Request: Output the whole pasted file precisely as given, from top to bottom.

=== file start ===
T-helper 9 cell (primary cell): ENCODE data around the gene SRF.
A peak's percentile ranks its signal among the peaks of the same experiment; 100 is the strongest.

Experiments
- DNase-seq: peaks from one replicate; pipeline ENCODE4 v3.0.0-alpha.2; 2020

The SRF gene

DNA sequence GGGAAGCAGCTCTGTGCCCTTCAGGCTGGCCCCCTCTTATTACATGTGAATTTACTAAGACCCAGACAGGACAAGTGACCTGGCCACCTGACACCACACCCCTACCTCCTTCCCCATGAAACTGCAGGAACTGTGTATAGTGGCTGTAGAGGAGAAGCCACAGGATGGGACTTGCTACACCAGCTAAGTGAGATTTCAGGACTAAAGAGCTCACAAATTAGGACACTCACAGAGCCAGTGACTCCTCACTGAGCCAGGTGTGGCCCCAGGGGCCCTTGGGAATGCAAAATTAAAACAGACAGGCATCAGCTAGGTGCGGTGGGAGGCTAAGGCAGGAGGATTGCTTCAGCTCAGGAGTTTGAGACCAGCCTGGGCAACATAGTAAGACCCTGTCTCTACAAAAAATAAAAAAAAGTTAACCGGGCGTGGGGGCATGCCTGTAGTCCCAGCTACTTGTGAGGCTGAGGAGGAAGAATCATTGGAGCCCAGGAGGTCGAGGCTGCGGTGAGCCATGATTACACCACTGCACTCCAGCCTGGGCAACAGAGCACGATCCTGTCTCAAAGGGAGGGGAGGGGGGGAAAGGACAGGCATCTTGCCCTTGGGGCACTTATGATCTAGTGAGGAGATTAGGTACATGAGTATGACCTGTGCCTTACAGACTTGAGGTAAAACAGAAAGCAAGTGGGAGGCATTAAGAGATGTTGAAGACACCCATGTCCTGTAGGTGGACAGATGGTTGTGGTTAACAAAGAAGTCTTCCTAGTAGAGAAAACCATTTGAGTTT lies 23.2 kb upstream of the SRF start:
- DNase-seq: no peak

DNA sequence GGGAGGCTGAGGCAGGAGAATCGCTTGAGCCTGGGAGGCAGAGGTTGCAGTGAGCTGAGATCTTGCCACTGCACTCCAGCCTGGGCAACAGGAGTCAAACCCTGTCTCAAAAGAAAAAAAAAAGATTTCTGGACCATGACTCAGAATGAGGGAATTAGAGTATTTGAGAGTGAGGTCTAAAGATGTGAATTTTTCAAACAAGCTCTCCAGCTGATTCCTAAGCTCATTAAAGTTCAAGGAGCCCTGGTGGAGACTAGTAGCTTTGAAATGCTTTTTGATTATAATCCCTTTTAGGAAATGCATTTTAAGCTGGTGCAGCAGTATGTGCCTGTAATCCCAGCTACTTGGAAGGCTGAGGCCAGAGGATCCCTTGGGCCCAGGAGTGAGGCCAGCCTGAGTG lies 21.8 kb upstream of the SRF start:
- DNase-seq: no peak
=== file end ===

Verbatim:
T-helper 9 cell (primary cell): ENCODE data around the gene SRF.
A peak's percentile ranks its signal among the peaks of the same experiment; 100 is the strongest.

Experiments
- DNase-seq: peaks from one replicate; pipeline ENCODE4 v3.0.0-alpha.2; 2020

The SRF gene

DNA sequence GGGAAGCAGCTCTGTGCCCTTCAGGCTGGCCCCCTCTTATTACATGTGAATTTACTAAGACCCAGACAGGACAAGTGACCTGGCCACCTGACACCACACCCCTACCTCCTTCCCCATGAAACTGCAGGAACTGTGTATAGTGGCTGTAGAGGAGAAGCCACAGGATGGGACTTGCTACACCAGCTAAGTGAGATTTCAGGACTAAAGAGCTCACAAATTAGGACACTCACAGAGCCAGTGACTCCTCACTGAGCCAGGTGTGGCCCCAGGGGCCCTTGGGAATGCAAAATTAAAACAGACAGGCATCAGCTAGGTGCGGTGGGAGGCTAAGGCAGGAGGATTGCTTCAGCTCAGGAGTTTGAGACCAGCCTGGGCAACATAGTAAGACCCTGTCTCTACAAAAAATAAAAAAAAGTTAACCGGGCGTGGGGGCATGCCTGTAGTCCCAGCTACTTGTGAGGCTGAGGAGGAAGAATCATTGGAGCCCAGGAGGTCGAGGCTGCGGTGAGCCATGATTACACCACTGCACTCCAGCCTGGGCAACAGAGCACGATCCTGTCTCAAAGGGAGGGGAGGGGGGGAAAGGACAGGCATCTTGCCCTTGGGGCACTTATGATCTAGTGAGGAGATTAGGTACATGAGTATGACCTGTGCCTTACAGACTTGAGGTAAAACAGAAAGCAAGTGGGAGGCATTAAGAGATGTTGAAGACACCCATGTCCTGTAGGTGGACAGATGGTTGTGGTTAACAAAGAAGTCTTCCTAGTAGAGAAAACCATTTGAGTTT lies 23.2 kb upstream of the SRF start:
- DNase-seq: no peak

DNA sequence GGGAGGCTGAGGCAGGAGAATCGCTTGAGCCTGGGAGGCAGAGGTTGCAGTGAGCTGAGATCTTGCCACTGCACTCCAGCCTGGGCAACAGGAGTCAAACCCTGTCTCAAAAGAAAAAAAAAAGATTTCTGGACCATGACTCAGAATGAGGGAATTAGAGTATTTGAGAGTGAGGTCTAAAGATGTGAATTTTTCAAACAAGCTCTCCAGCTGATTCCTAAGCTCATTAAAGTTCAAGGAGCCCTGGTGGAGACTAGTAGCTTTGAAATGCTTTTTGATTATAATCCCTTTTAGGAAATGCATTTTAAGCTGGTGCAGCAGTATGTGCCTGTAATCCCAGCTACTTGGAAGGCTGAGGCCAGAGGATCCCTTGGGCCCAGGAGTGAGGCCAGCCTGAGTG lies 21.8 kb upstream of the SRF start:
- DNase-seq: no peak